The extinction-driven lizard downsizing gradient in the Canary Islands.Schematic representation of the human-driven lizard defaunation resulting in present-day variable frugivore body-sizes among islands. Neochamaelea pulverulenta (Rutaceae) relies exclusively on the lizards for seed dispersal and is only found in lowland areas of Gran Canaria, Tenerife, and La Gomera (geographic range shown in green) (Fig. S4). Grey silhouettes illustrate extinct lizard taxa (†); black silhouettes represent the three extant, widely distributed species (photos). The maximum snout-to-vent length (SVL) is indicated. Red dots indicate locations of the main 1-ha study plots, whereas the blue ones indicate the replicated study populations (see Table S1). The potential geographic distribution of N. pulverulenta (green) was redrawn from ATLANTIS 3.1 (available on line, Banco de Datos de Biodiversidad de Canarias; http://www.biodiversidadcanarias.es/atlantis/). For details about natural history of these lizard species see also ref. 18 and 22.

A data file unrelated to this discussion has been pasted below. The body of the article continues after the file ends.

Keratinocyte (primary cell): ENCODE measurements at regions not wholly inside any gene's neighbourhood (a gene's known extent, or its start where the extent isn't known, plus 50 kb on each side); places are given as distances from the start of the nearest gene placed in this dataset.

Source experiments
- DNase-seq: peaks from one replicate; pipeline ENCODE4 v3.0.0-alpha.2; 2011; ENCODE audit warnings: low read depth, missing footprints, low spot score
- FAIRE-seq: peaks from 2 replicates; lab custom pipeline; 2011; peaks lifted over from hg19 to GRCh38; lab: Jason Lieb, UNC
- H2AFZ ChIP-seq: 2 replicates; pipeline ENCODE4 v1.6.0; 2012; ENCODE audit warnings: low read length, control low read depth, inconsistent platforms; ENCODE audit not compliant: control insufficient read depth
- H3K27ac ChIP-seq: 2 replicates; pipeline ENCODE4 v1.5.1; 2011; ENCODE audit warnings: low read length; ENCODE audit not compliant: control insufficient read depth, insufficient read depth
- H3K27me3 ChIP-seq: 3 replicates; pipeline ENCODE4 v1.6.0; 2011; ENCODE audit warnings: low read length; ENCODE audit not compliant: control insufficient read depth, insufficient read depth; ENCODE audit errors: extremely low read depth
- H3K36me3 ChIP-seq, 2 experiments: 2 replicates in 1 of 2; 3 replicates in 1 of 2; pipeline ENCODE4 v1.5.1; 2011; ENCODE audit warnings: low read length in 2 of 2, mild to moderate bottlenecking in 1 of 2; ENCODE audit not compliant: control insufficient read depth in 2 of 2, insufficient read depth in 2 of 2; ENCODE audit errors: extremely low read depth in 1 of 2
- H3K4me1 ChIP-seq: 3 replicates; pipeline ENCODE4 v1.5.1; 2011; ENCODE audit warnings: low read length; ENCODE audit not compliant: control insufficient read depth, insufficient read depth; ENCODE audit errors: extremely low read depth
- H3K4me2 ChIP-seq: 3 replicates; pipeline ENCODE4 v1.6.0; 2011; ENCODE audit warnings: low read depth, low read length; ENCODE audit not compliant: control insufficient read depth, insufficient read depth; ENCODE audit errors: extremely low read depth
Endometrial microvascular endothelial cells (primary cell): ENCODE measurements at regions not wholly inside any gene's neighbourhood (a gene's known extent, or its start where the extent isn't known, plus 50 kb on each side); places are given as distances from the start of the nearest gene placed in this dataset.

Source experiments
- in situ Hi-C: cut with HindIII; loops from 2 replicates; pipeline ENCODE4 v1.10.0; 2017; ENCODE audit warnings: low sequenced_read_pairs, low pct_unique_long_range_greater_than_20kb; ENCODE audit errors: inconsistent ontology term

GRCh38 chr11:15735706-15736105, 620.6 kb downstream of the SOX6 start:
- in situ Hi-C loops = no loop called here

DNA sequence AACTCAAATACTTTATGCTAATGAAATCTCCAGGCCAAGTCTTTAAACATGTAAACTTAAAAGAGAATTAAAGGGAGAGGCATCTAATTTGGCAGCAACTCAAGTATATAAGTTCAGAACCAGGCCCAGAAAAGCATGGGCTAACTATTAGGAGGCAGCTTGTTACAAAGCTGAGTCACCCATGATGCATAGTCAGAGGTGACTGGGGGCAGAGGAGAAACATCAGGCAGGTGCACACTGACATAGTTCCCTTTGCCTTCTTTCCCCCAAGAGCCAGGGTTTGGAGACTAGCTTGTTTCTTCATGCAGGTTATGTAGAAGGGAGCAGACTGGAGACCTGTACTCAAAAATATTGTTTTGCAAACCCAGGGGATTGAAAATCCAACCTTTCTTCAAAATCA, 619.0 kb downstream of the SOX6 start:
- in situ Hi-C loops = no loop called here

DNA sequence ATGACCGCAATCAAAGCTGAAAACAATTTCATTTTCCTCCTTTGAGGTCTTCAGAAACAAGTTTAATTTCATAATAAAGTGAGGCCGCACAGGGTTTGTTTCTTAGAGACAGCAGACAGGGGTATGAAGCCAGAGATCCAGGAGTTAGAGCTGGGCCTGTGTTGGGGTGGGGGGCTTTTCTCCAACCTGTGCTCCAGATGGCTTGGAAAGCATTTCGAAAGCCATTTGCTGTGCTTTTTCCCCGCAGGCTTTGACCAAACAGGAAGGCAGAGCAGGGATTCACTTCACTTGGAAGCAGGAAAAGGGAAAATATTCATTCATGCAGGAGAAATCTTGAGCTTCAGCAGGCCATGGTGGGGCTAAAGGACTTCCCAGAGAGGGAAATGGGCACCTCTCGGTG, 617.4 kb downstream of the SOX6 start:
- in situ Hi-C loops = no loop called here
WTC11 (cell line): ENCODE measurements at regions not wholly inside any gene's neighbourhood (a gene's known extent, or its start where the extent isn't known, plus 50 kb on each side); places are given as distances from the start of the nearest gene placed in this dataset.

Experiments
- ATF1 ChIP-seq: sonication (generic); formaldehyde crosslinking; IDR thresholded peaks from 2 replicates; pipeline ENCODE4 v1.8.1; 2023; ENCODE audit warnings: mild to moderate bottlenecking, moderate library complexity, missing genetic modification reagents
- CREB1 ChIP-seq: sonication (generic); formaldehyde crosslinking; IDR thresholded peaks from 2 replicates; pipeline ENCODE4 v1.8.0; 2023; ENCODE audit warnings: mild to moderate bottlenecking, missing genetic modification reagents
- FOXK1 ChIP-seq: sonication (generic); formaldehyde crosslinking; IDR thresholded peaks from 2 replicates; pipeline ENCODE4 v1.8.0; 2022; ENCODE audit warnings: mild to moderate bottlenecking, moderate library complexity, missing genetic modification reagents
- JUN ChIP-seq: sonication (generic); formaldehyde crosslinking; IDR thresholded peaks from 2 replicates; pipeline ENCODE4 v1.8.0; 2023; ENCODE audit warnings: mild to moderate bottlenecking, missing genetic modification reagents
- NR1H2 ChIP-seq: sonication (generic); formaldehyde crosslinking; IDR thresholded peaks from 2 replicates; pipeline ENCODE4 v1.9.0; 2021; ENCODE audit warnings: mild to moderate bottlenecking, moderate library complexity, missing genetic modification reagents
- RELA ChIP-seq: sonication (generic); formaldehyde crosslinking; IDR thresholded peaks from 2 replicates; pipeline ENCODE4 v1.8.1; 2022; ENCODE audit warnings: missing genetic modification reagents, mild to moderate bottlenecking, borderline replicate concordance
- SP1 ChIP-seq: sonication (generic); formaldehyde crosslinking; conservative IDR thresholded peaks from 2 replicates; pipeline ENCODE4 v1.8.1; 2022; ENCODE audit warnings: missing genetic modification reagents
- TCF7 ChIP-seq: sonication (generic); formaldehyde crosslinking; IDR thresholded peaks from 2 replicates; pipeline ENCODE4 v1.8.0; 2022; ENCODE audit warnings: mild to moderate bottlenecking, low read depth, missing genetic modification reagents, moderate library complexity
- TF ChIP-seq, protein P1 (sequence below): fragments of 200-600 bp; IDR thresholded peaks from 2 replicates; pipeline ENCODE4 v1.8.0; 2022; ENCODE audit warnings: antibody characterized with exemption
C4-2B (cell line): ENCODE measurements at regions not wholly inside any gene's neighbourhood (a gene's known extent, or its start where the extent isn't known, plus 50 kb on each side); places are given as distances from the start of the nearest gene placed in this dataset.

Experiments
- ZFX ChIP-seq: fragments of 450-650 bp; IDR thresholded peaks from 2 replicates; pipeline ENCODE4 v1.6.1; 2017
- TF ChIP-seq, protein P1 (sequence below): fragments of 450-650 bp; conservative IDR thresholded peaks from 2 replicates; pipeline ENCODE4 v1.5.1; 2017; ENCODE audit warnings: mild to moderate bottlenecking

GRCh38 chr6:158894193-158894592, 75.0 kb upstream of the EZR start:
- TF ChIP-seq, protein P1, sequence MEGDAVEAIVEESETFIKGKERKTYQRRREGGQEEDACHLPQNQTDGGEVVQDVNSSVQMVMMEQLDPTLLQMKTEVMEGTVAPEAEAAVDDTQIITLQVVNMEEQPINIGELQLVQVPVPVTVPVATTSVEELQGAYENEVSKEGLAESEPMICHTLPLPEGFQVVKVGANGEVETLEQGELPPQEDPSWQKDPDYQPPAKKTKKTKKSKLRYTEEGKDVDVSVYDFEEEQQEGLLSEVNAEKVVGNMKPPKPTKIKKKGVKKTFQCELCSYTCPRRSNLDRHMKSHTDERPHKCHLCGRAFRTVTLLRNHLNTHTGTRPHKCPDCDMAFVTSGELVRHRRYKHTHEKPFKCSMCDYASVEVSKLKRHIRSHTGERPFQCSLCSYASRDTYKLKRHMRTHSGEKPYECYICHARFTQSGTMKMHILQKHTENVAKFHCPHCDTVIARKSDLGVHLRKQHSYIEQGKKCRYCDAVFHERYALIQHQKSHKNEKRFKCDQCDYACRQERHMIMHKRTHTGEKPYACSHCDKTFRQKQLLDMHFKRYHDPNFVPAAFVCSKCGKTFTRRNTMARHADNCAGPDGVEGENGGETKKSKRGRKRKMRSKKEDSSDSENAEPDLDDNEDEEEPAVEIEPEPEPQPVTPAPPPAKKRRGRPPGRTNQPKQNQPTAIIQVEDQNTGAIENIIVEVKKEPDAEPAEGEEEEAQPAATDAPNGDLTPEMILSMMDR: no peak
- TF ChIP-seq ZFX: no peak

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f1: The extinction-driven lizard downsizing gradient in the Canary Islands.Schematic representation of the human-driven lizard defaunation resulting in present-day variable frugivore body-sizes among islands. Neochamaelea pulverulenta (Rutaceae) relies exclusively on the lizards for seed dispersal and is only found in lowland areas of Gran Canaria, Tenerife, and La Gomera (geographic range shown in green) (Fig. S4). Grey silhouettes illustrate extinct lizard taxa (†); black silhouettes represent the three extant, widely distributed species (photos). The maximum snout-to-vent length (SVL) is indicated. Red dots indicate locations of the main 1-ha study plots, whereas the blue ones indicate the replicated study populations (see Table S1). The potential geographic distribution of N. pulverulenta (green) was redrawn from ATLANTIS 3.1 (available on line, Banco de Datos de Biodiversidad de Canarias; http://www.biodiversidadcanarias.es/atlantis/). For details about natural history of these lizard species see also ref. 18 and 22.